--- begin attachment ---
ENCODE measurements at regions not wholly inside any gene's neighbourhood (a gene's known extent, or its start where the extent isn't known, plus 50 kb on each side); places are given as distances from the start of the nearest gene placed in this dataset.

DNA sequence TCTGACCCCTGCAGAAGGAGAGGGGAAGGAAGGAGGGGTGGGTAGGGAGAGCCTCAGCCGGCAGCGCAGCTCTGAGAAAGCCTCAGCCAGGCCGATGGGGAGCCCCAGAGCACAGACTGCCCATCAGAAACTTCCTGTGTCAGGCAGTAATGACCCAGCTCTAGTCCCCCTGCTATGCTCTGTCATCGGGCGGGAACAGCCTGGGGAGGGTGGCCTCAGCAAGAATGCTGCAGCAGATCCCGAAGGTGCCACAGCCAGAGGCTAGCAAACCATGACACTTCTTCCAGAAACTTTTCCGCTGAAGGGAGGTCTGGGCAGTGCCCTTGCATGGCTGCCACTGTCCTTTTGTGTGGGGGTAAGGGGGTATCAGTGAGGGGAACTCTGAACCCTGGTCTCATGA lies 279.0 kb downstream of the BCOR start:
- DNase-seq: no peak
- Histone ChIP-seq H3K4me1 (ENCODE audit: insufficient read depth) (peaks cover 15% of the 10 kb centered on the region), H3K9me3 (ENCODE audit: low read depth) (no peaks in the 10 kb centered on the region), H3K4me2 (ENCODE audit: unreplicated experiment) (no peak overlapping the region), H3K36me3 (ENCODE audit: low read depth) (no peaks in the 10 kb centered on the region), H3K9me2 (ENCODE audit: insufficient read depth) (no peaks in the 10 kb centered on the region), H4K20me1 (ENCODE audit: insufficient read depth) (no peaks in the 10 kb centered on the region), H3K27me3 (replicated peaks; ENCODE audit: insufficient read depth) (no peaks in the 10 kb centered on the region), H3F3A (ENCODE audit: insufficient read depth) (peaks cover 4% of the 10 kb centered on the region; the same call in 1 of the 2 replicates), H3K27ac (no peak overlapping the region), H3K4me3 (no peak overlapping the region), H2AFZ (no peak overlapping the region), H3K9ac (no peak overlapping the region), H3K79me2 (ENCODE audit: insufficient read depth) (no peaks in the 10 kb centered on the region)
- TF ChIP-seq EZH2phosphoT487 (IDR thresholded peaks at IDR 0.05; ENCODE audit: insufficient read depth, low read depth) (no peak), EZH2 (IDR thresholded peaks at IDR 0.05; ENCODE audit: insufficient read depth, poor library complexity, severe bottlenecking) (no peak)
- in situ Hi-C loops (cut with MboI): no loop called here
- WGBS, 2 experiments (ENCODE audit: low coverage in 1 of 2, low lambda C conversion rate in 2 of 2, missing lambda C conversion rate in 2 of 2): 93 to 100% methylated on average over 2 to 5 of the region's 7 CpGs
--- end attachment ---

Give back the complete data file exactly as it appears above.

ENCODE measurements at regions not wholly inside any gene's neighbourhood (a gene's known extent, or its start where the extent isn't known, plus 50 kb on each side); places are given as distances from the start of the nearest gene placed in this dataset.

DNA sequence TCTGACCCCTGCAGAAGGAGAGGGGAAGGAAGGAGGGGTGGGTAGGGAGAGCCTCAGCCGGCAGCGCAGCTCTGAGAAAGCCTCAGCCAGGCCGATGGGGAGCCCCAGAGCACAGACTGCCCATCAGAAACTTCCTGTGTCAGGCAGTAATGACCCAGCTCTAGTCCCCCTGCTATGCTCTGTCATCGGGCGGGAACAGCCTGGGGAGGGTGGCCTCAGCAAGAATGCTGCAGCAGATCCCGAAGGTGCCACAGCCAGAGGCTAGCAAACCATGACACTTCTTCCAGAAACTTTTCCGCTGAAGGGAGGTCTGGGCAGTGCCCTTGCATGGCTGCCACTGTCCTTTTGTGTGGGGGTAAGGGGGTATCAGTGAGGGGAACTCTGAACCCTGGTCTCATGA lies 279.0 kb downstream of the BCOR start:
- DNase-seq: no peak
- Histone ChIP-seq H3K4me1 (ENCODE audit: insufficient read depth) (peaks cover 15% of the 10 kb centered on the region), H3K9me3 (ENCODE audit: low read depth) (no peaks in the 10 kb centered on the region), H3K4me2 (ENCODE audit: unreplicated experiment) (no peak overlapping the region), H3K36me3 (ENCODE audit: low read depth) (no peaks in the 10 kb centered on the region), H3K9me2 (ENCODE audit: insufficient read depth) (no peaks in the 10 kb centered on the region), H4K20me1 (ENCODE audit: insufficient read depth) (no peaks in the 10 kb centered on the region), H3K27me3 (replicated peaks; ENCODE audit: insufficient read depth) (no peaks in the 10 kb centered on the region), H3F3A (ENCODE audit: insufficient read depth) (peaks cover 4% of the 10 kb centered on the region; the same call in 1 of the 2 replicates), H3K27ac (no peak overlapping the region), H3K4me3 (no peak overlapping the region), H2AFZ (no peak overlapping the region), H3K9ac (no peak overlapping the region), H3K79me2 (ENCODE audit: insufficient read depth) (no peaks in the 10 kb centered on the region)
- TF ChIP-seq EZH2phosphoT487 (IDR thresholded peaks at IDR 0.05; ENCODE audit: insufficient read depth, low read depth) (no peak), EZH2 (IDR thresholded peaks at IDR 0.05; ENCODE audit: insufficient read depth, poor library complexity, severe bottlenecking) (no peak)
- in situ Hi-C loops (cut with MboI): no loop called here
- WGBS, 2 experiments (ENCODE audit: low coverage in 1 of 2, low lambda C conversion rate in 2 of 2, missing lambda C conversion rate in 2 of 2): 93 to 100% methylated on average over 2 to 5 of the region's 7 CpGs